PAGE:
September 24, 2013
By Michael Craig Miller M.D.
Harvard Medical School
Placebo. It's a term everyone has heard, but it is hard to understand. Even for medical professionals.
A placebo is a pill or other treatment that is inert (inactive). Researchers use them in clinical studies. They compare the results for a group of people who got an active treatment with the results for a group of people who got the placebo treatment. This is how researchers can tell how well a treatment worked.
But — comparisons aside — some studies show that a placebo itself can have dramatic effect on illness. And, the context in which a treatment takes place can bolster the placebo response.
So why would placebos work in some cases but not in others? This is a question that has puzzled researchers. To answer this, experts have been studying the nature of the placebo response itself.
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What's Behind the Placebo Response?
Many things contribute to the placebo response.
- Brain biology — This is probably the best-known mechanism. The experience of taking inert pills is thought to activate endorphins in the brain. These can relieve pain.
- Conditioning — In this learning process a person is repeatedly exposed to a neutral stimulus (such as a sugar pill). The stimulus is paired with an active intervention (such as an active drug). These two — the neutral placebo and the active treatment — become so linked in a person's brain that the very sight of the pill is sometimes enough to provide relief.
- Expectation — Our expectations often affect the outcome or an experience. This is true when it comes to that shiny new gadget or medicines. When researchers describe a topical cream as a "powerful painkiller," participants report that it provides more pain relief than when the same cream is described as inert. When subjects are told that a pain reliever costs $2.50, more of them get relief than subjects who are told the same pill costs 10 cents.
Believers generally get better results than skeptics. Acupuncture believers have high expectations that the treatment will help them. These believers are roughly twice as likely to respond to acupuncture as are skeptics. The effect holds whether subjects receive a legitimate or sham variety of acupuncture. In clinical situations, these two processes may both be at work.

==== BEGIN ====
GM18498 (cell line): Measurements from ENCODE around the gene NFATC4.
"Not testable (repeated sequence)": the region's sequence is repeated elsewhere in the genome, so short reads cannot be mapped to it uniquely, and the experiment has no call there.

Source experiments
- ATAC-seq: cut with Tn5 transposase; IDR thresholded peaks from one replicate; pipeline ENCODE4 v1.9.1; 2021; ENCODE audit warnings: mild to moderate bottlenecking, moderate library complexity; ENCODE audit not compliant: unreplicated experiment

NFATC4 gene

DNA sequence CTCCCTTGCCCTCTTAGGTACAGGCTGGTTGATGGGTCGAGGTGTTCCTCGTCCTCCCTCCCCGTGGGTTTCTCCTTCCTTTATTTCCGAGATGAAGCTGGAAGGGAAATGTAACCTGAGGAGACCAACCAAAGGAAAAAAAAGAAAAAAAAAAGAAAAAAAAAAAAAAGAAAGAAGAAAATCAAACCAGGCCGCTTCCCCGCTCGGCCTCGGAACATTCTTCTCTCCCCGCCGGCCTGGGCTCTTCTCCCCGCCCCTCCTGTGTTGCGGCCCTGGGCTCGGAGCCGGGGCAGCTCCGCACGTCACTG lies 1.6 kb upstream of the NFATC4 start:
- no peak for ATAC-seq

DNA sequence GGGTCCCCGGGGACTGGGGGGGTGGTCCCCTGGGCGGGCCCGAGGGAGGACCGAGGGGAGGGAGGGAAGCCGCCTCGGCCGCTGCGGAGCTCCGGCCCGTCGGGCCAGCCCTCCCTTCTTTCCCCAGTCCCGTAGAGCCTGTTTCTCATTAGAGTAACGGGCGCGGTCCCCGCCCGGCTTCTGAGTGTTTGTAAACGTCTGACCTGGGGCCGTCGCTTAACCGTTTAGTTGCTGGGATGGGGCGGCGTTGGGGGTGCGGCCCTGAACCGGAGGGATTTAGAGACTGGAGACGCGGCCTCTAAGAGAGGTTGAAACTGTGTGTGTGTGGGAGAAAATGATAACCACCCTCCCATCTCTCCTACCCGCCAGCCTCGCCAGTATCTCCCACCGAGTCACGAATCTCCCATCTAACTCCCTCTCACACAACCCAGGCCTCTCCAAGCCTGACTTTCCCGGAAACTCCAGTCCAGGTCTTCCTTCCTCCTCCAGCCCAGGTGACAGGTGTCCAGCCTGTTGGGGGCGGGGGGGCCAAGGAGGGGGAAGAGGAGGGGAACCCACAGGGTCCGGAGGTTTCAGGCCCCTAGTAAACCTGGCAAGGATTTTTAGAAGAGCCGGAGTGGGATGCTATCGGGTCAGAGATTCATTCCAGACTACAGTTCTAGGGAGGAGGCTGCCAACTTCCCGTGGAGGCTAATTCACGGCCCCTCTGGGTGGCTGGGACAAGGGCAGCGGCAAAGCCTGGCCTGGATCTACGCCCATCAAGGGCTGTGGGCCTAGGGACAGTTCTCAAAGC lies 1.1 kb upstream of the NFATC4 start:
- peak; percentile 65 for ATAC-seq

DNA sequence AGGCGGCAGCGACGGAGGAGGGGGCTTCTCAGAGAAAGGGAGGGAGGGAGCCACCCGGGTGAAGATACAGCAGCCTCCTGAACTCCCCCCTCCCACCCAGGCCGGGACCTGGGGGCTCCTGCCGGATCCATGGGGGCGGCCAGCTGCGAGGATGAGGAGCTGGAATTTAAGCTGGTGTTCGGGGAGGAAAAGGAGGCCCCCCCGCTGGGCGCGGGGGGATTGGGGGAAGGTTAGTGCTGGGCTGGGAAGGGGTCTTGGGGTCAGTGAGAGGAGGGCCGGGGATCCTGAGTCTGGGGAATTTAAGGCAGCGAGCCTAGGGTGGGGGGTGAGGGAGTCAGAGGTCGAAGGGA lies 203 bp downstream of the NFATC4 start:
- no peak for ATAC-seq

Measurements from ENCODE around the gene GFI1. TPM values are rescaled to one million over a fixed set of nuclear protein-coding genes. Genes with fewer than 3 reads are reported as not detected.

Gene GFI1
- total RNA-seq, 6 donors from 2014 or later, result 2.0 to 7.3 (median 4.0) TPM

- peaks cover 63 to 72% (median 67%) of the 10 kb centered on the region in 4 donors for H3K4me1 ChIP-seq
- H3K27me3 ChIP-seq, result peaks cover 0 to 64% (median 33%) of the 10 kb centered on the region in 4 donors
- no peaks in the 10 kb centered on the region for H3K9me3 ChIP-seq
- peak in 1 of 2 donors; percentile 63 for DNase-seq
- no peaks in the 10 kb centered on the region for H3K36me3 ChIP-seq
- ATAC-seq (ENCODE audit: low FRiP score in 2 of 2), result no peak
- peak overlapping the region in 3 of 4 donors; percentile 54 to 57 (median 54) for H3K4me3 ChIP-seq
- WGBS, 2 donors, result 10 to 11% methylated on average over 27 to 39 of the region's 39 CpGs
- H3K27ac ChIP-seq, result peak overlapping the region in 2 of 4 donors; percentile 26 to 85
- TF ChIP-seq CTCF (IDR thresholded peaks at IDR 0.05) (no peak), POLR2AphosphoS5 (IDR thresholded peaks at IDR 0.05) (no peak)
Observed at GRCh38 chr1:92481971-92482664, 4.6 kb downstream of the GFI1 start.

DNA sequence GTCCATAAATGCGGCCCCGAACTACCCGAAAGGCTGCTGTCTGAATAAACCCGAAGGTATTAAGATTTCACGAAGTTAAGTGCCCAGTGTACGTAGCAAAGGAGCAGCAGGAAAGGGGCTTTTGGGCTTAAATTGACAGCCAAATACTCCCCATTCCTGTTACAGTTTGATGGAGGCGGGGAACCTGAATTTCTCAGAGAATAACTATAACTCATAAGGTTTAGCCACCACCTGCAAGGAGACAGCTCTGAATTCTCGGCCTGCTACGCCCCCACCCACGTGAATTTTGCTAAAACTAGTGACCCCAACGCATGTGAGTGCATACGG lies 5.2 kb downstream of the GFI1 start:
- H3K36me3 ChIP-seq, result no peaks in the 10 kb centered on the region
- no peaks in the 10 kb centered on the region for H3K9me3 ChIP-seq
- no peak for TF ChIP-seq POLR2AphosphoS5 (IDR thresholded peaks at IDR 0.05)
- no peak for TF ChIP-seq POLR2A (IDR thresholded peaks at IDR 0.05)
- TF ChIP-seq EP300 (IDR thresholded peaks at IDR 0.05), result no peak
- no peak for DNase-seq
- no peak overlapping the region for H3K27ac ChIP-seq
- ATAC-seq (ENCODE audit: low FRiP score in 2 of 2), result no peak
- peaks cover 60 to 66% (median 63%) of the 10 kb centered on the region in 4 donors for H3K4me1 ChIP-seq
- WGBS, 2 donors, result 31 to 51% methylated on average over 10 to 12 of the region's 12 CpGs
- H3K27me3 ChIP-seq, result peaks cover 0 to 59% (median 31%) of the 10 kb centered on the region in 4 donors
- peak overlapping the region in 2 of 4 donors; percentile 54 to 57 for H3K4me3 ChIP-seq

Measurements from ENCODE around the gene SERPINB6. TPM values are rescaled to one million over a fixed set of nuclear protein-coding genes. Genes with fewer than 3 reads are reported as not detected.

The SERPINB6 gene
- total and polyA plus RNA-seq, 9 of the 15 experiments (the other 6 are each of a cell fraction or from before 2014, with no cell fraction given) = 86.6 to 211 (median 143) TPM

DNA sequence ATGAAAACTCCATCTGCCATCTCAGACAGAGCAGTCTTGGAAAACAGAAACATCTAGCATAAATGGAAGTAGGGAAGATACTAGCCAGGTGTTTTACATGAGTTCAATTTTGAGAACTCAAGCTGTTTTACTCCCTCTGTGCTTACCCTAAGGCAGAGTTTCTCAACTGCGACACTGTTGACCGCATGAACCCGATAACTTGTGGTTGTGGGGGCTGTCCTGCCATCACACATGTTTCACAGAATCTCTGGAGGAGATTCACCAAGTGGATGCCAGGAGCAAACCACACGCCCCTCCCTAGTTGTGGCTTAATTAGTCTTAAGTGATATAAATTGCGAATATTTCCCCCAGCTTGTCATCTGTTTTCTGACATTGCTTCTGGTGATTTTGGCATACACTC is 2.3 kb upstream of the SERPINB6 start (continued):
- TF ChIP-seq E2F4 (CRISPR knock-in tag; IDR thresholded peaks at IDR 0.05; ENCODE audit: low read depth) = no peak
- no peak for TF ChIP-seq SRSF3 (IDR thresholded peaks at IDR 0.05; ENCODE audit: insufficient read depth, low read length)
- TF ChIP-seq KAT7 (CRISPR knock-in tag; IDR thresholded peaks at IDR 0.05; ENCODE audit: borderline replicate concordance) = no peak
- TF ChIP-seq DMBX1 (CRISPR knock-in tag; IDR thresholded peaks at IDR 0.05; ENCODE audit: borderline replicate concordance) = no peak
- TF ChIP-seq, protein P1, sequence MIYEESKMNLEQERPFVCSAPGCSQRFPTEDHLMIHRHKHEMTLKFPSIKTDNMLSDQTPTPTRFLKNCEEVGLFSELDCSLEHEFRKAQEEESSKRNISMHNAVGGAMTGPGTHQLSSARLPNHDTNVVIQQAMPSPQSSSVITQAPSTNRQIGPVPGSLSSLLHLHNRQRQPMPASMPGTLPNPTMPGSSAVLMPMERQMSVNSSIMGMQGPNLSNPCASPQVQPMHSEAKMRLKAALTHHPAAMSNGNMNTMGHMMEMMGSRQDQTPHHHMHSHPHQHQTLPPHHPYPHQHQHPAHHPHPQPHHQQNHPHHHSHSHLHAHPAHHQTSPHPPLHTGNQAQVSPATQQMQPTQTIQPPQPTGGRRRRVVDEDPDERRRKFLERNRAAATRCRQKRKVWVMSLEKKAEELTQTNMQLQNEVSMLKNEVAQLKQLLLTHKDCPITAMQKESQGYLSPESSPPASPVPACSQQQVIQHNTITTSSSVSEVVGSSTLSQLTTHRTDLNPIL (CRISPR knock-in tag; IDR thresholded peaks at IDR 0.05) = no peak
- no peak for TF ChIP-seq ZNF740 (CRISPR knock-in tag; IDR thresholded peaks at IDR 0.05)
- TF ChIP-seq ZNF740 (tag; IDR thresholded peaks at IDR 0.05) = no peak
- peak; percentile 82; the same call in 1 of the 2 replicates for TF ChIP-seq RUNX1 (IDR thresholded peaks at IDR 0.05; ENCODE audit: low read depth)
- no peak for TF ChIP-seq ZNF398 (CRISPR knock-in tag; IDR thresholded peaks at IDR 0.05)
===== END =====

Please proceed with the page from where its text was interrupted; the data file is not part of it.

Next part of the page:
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Relationships Enhance the Placebo Effect
Consider three groups of patients with pain. One group is given real acupuncture. The second group gets fake (that is, placebo) acupuncture. The third group gets put on a waiting list. Patients in both the real and fake acupuncture groups get relief, while patients on the waiting list do not. That is, the placebo acupuncture works as well as the real acupuncture does.
Now consider research that looks at how the results are affected by the relationship with the clinician.
Let's divide the real and fake acupuncture groups again. For half of those patients, the treatment is provided in a businesslike manner. For the other half, the clinician is warm and understanding and gives the patient ample time. That is, the relationship is optimized.
The interaction with the clinician turns out to be more important than whether the patient gets real or placebo acupuncture. Whether the patient received the real thing or the pretend version of acupuncture, they get the same amount of relief. However, those patients who have empathetic interactions with clinicians do much better than those where the human contact is brief and businesslike.
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This research suggests that the therapeutic context and warm, positive clinician-patient interactions may enhance the placebo response. This may come as little surprise to mental health clinicians, who understand the value of building a therapeutic alliance with patients. But at a time when office visits are often reduced to 15-minute encounters, the acupuncture research provides a reminder that — although insurance companies may not want to reimburse for it — a caring encounter may be more likely than a rushed one to benefit the patient.
Michael Craig Miller, M.D. is the former editor-in-chief of the Harvard Mental Health Letter and an assistant professor of psychiatry at Harvard Medical School. Dr. Miller has an active clinical practice and has been on staff at Beth Israel Deaconess Medical Center for more than 30 years.
Finniss DG et al. "Placebo Effects: Biological, Clinical and Ethical Advances." The Lancet. 2010; 375(9715): 686–695.
Suarez-Almazor ME, Looney C, Liu Y, et al. "A randomized controlled trial of acupuncture for osteoarthritis of the knee: effects of patient-provider communication." Arthritis Care Research. Sep 2010; 62(9):1229-1236.
Cherkin DC, Sherman KJ, Avins AL, et al. "A randomized trial comparing acupuncture, simulated acupuncture, and usual care for chronic low back pain." Internal Medicine. 2009; 169(9):858-866.
Kaptchuk TJ, Kelley JM, Conboy LA, et al. "Components of placebo effect: randomised controlled trial in patients with irritable bowel syndrome." British Medical Journal. 2008; 336(7651):999-1003.
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